I have, here's my rule number two is don't take a client who says I've gone to several attorneys and none of them knew what they were doing and they didn't help my case. They made it worse when they see that

Kwame Christian:

I'm just like, no,

Steve Wallace:

I take it a step further. I'll generally not take a case. If they have another attorney, because number one, you're dealing with a massive and attorney that may have done a great job, but more likely than not probably didn't do a good job. And certainly wasn't good at dealing, managing the expectations of the client and certainly the client is going to use that bias against you.

Kwame Christian:

yeah,

Celena Muzic:

let's see. I have a different, I have a different outlook on that. I think for me, it's more when they say that, I think to myself, okay. We're a Florida. You possibly could have. Had one really bad attorney. However, when I see there's more than one. And it's a pattern I say to myself, okay, your expectations are unmanageable because I'm sure those other attorneys did try and you're just completely

Kwame Christian:

unmanageable. And you it's so funny because that rule I've talked to other professionals, other industries, they say, yeah, that's our same rule too. Especially in therapy. Yeah. The other therapist, they didn't get me, but you're special. Oh, don't fall for that. I'm all for that.

Steve Wallace:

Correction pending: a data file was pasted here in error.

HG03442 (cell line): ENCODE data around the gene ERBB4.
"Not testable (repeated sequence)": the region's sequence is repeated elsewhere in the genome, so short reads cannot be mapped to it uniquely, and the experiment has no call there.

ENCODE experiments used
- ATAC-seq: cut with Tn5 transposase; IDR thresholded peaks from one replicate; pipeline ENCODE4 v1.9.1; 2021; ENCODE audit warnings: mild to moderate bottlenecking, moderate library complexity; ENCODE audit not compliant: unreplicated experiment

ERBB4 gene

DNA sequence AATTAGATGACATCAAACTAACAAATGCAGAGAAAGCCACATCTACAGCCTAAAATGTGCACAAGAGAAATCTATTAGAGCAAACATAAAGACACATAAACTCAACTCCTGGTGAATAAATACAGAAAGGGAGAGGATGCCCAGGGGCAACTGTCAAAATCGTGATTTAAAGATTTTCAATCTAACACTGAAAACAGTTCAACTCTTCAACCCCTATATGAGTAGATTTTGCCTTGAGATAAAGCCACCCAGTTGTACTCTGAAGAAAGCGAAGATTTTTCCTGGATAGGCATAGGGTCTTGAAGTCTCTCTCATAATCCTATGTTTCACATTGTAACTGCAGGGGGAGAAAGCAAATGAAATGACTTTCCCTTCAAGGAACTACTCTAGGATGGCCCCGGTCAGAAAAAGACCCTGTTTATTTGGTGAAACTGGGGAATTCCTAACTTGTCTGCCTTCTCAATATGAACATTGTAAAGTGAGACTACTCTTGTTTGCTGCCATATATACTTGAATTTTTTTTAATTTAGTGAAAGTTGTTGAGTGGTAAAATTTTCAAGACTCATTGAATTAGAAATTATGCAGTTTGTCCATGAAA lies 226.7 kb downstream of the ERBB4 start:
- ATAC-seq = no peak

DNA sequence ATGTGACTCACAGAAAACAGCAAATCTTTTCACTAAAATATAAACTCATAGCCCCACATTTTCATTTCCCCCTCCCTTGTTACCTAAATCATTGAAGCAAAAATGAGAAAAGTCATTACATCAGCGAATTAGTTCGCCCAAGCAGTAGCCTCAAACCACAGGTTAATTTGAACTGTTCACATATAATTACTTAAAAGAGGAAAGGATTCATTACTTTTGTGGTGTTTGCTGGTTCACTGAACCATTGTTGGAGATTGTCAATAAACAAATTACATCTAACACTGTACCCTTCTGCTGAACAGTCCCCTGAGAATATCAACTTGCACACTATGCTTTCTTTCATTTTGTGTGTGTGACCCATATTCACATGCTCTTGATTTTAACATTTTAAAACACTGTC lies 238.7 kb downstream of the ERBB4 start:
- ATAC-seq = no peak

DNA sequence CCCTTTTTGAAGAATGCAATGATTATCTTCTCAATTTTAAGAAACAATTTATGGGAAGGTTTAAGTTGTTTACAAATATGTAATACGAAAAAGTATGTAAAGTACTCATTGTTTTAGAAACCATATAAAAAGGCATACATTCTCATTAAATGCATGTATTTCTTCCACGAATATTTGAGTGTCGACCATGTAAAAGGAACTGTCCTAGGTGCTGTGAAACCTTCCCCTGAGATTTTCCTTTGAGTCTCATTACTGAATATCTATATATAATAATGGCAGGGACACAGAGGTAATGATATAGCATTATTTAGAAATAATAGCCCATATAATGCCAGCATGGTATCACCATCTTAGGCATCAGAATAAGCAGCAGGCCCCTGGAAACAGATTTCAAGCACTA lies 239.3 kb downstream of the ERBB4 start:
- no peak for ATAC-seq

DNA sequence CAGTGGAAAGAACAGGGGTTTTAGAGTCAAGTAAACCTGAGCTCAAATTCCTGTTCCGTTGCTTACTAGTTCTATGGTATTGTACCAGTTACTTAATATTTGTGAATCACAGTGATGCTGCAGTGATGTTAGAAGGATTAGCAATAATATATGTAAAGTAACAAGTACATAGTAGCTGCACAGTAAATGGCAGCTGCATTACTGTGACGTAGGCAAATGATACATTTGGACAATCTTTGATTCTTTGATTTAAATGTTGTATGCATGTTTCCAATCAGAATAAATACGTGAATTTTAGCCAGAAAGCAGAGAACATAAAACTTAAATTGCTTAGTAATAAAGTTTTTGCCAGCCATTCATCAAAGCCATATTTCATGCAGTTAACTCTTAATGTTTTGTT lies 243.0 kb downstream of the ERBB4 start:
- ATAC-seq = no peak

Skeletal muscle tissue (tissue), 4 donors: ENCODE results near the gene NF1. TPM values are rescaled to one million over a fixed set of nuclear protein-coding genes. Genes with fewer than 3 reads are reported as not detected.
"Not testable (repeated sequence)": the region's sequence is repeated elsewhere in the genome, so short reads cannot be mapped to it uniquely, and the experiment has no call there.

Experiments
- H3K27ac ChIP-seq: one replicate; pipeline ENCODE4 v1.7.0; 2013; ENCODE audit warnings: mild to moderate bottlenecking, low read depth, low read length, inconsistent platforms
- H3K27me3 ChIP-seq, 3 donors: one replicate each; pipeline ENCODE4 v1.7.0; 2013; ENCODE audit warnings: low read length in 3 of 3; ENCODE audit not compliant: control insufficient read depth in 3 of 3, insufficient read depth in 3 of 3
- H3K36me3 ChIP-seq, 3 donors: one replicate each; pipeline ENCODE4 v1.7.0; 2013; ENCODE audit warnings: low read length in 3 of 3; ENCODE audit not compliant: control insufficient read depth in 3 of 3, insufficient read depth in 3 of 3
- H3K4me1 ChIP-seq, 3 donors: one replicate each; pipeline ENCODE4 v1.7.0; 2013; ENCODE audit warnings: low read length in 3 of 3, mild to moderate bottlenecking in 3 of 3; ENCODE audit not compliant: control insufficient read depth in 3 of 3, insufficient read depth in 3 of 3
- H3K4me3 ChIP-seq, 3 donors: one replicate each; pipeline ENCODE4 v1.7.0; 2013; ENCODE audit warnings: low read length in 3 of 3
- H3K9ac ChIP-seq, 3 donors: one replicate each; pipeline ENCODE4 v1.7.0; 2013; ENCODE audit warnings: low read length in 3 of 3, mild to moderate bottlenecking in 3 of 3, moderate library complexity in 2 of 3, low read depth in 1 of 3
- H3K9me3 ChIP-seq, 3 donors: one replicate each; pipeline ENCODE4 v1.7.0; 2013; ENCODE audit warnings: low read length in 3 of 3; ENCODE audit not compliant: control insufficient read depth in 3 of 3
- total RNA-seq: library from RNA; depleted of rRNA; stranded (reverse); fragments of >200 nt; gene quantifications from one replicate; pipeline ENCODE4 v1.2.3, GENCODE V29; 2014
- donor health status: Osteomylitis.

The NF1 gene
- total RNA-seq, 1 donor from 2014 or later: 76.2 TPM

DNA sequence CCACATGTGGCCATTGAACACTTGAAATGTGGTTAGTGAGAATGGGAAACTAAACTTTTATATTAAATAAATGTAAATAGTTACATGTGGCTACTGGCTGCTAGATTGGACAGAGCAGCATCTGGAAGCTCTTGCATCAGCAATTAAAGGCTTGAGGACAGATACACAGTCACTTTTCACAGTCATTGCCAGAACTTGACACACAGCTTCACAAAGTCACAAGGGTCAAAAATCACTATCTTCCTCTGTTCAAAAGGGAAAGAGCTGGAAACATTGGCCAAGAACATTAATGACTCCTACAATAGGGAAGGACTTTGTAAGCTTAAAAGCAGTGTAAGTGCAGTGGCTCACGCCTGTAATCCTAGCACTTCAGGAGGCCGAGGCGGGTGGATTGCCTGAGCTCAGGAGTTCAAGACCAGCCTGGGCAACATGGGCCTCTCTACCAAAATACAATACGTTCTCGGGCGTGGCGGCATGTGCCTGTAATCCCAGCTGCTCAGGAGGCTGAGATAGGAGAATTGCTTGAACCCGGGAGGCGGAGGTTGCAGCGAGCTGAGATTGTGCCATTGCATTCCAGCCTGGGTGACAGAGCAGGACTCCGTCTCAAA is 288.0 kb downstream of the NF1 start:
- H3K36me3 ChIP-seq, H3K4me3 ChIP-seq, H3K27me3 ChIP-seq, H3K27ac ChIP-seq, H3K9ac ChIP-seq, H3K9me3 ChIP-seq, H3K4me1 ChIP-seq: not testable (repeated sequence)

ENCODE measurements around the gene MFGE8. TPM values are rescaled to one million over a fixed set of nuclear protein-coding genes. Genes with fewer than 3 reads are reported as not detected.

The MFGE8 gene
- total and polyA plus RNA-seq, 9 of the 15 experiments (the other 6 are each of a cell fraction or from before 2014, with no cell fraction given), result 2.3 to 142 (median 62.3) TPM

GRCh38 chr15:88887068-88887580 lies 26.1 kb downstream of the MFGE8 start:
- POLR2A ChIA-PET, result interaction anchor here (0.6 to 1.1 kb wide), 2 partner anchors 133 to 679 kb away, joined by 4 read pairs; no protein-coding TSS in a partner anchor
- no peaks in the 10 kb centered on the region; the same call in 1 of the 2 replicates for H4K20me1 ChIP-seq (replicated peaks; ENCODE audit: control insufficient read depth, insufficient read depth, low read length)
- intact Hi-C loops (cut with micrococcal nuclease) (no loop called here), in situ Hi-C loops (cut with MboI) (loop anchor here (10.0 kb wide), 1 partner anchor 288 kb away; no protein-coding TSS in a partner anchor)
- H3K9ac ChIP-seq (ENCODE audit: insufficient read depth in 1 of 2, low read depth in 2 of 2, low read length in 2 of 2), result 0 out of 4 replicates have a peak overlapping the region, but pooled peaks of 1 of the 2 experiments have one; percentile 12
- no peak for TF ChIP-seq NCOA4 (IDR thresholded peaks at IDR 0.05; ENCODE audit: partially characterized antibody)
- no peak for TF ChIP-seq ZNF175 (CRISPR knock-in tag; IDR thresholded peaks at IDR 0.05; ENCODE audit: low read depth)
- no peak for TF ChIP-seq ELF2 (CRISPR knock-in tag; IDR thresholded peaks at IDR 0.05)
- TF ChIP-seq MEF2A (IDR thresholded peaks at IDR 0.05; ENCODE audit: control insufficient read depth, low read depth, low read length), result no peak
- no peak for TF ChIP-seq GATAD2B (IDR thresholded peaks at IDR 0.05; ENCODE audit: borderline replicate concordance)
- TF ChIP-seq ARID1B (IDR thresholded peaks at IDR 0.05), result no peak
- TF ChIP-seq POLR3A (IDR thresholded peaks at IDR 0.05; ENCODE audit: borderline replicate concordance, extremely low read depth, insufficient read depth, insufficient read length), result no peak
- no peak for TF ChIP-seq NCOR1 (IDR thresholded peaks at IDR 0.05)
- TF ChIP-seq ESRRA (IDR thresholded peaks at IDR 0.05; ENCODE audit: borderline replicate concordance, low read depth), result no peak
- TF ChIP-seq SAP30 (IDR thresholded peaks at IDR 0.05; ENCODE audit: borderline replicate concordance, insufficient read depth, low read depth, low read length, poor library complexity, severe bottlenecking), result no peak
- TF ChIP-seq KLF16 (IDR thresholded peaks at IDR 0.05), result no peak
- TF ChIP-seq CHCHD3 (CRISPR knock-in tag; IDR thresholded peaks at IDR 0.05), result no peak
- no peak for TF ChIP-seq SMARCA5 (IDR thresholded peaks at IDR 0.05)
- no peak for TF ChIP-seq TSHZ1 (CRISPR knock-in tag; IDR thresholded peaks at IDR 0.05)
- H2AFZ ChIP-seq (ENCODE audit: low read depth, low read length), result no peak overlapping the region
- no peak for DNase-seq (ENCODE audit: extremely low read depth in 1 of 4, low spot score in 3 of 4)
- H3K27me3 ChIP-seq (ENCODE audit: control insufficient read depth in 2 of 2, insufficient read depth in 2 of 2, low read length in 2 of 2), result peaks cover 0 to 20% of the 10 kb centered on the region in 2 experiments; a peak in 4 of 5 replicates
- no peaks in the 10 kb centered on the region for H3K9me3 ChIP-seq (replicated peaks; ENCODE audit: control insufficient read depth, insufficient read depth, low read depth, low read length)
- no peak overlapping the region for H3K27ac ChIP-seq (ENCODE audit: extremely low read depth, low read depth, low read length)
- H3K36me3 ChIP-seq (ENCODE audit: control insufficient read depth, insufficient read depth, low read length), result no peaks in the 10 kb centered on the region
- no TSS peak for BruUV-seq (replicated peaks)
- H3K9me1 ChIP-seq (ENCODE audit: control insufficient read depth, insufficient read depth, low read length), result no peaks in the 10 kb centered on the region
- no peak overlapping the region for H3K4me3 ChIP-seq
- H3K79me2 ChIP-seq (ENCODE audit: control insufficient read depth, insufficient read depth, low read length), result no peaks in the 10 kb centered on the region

the other challenge that we also encounter many times is managing expectations in this business. So certainly from a negotiation standpoint, and for me personally, because candidly, I'm not the most social person in the world, and that's why I love all of these virtual, medium that's available to us.

Kwame Christian:

That

Steve Wallace:

for me is the biggest challenge in the practice of law is managing expectations. And the last part of it is really telling the clients something they don't want to hear. That for me is the difficult, most difficult standpoint, because similar to you, I do enjoy pleasing people.

Kwame Christian:

It's tough. And I tell you when you. Think about it. this is managing expectations, probably it's going to be one of the most important things for us to learn how to do in general as human beings, because the single thing that leads to the breakdown of all relationships is the violation of expectations. Most people say it's communication. But think about what a communication breakdown means. It means I thought you were going to communicate with me in this way, but do you actually communicated with me in that way? And the gap between expectations, the gap between our hope, our expectations and reality is the amount of frustration, anger, disappointment we're going to feel. And so we have to manage those expectations and what makes it so tough is that oftentimes people don't verbalize those expectations. And so a major part of the negotiation is to get them and persuade them to share those untold expectations, which can be tough. And most people say, a problem hasn't occurred. So why would I bring it up? Maybe I create a process. If you create a problem. Good. let's have the problem now, because then if we do it, if we handle the conflict now, then we can actually deal with the situation before we go further down the line. But if we don't address a potential problem now, then it becomes a big problem down the road. So we want to be proactive with the way that we negotiate and pull out those expectations so we can negotiate them and resolve those conflicts before they become a problem.

Celena Muzic:

Absolutely. Absolutely. I tend to ask just a lot of questions. Sometimes it's unrelated, but it's because of that, because I know people don't, they don't tell you everything upfront. And I feel like by asking. Certain questions is how I get more and more information on where they think this case or the situation is